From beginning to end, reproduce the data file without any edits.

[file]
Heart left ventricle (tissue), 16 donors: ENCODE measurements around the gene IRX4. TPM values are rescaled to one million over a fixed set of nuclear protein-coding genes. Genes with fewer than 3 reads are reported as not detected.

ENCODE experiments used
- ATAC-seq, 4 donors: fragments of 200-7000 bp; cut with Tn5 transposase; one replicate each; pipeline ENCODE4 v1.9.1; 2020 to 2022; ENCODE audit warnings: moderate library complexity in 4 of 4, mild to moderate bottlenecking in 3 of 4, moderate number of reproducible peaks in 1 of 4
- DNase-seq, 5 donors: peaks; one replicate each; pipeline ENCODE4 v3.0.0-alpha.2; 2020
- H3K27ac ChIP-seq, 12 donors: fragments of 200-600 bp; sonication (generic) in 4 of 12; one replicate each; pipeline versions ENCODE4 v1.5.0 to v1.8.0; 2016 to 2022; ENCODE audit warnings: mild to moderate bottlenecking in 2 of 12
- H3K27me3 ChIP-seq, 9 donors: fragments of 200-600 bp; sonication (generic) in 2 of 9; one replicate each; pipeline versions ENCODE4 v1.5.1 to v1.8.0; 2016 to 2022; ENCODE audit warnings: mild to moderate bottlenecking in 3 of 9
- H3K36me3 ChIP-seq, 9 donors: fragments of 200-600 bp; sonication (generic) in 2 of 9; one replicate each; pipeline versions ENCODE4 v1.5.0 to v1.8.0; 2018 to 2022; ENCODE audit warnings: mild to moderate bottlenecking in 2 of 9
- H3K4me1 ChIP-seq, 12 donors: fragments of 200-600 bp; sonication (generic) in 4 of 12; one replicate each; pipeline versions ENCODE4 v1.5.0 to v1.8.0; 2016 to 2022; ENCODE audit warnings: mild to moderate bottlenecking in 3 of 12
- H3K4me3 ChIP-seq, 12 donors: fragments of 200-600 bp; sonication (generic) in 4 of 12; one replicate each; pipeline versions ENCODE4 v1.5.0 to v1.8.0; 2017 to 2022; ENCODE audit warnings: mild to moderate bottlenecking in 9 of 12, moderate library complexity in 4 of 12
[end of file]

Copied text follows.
Heart left ventricle (tissue), 16 donors: ENCODE measurements around the gene IRX4. TPM values are rescaled to one million over a fixed set of nuclear protein-coding genes. Genes with fewer than 3 reads are reported as not detected.

ENCODE experiments used
- ATAC-seq, 4 donors: fragments of 200-7000 bp; cut with Tn5 transposase; one replicate each; pipeline ENCODE4 v1.9.1; 2020 to 2022; ENCODE audit warnings: moderate library complexity in 4 of 4, mild to moderate bottlenecking in 3 of 4, moderate number of reproducible peaks in 1 of 4
- DNase-seq, 5 donors: peaks; one replicate each; pipeline ENCODE4 v3.0.0-alpha.2; 2020
- H3K27ac ChIP-seq, 12 donors: fragments of 200-600 bp; sonication (generic) in 4 of 12; one replicate each; pipeline versions ENCODE4 v1.5.0 to v1.8.0; 2016 to 2022; ENCODE audit warnings: mild to moderate bottlenecking in 2 of 12
- H3K27me3 ChIP-seq, 9 donors: fragments of 200-600 bp; sonication (generic) in 2 of 9; one replicate each; pipeline versions ENCODE4 v1.5.1 to v1.8.0; 2016 to 2022; ENCODE audit warnings: mild to moderate bottlenecking in 3 of 9
- H3K36me3 ChIP-seq, 9 donors: fragments of 200-600 bp; sonication (generic) in 2 of 9; one replicate each; pipeline versions ENCODE4 v1.5.0 to v1.8.0; 2018 to 2022; ENCODE audit warnings: mild to moderate bottlenecking in 2 of 9
- H3K4me1 ChIP-seq, 12 donors: fragments of 200-600 bp; sonication (generic) in 4 of 12; one replicate each; pipeline versions ENCODE4 v1.5.0 to v1.8.0; 2016 to 2022; ENCODE audit warnings: mild to moderate bottlenecking in 3 of 12
- H3K4me3 ChIP-seq, 12 donors: fragments of 200-600 bp; sonication (generic) in 4 of 12; one replicate each; pipeline versions ENCODE4 v1.5.0 to v1.8.0; 2017 to 2022; ENCODE audit warnings: mild to moderate bottlenecking in 9 of 12, moderate library complexity in 4 of 12